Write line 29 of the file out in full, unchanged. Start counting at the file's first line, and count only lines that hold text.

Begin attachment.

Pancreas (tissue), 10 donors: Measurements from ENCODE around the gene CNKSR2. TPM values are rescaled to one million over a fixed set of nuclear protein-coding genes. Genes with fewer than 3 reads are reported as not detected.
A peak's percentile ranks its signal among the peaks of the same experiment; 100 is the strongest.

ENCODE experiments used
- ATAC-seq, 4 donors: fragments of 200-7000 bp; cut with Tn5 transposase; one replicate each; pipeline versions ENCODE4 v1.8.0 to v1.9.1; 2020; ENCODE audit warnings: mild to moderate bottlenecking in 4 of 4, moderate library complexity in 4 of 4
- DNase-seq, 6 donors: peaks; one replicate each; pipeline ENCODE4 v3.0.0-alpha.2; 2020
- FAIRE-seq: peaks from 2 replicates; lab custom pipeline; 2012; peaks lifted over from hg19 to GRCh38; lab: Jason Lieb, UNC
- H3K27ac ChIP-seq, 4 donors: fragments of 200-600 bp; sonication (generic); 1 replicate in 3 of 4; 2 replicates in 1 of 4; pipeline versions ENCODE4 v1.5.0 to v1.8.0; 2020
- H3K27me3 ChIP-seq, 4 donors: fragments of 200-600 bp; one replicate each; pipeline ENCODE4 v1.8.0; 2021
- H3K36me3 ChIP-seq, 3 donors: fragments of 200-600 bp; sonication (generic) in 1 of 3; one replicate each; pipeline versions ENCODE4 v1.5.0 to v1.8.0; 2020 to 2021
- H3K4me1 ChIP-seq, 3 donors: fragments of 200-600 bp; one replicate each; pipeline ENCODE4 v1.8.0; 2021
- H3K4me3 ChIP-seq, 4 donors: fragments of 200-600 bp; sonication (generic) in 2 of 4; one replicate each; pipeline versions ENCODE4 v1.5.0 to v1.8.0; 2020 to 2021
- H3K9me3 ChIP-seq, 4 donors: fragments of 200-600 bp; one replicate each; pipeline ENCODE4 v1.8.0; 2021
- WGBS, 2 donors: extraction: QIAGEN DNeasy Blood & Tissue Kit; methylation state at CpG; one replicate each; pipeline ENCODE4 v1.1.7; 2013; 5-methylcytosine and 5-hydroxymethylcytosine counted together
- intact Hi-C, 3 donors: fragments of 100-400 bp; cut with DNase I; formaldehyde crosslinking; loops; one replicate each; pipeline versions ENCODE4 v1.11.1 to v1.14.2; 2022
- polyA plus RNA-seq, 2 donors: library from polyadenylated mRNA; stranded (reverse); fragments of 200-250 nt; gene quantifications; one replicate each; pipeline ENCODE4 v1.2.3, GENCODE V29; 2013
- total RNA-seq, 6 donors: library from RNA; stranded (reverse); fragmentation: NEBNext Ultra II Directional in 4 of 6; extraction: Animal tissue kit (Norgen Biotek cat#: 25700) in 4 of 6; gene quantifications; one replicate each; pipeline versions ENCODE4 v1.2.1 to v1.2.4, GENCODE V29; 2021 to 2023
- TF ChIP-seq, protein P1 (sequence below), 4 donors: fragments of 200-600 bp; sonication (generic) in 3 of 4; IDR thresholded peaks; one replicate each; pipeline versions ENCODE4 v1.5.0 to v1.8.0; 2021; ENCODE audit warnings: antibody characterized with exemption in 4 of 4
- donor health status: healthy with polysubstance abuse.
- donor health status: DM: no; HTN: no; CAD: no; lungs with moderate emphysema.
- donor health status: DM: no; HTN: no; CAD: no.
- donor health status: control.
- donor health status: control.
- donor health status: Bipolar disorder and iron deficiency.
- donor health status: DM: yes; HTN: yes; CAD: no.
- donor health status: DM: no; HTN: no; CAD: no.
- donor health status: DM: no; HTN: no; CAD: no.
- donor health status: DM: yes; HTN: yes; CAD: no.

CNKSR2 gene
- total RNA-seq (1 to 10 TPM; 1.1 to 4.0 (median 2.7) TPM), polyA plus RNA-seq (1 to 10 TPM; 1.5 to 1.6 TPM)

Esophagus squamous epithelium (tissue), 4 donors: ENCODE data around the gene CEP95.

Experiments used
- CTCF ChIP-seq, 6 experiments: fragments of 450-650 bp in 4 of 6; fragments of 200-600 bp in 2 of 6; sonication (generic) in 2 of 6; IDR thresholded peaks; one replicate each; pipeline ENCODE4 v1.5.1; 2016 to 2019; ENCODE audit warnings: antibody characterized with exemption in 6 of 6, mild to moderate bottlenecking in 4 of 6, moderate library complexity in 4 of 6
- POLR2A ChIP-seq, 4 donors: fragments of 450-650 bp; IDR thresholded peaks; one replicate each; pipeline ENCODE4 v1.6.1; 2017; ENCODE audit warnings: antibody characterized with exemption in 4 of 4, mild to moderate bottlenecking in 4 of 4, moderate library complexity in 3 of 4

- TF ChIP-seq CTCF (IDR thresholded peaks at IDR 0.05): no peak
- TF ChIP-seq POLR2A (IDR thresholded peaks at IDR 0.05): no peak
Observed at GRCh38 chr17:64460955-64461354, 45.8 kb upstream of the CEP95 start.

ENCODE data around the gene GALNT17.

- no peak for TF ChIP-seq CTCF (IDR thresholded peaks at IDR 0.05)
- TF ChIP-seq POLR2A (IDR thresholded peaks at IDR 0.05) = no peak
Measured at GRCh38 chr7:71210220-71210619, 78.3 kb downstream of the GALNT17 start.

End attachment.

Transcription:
- total RNA-seq (1 to 10 TPM; 1.1 to 4.0 (median 2.7) TPM), polyA plus RNA-seq (1 to 10 TPM; 1.5 to 1.6 TPM)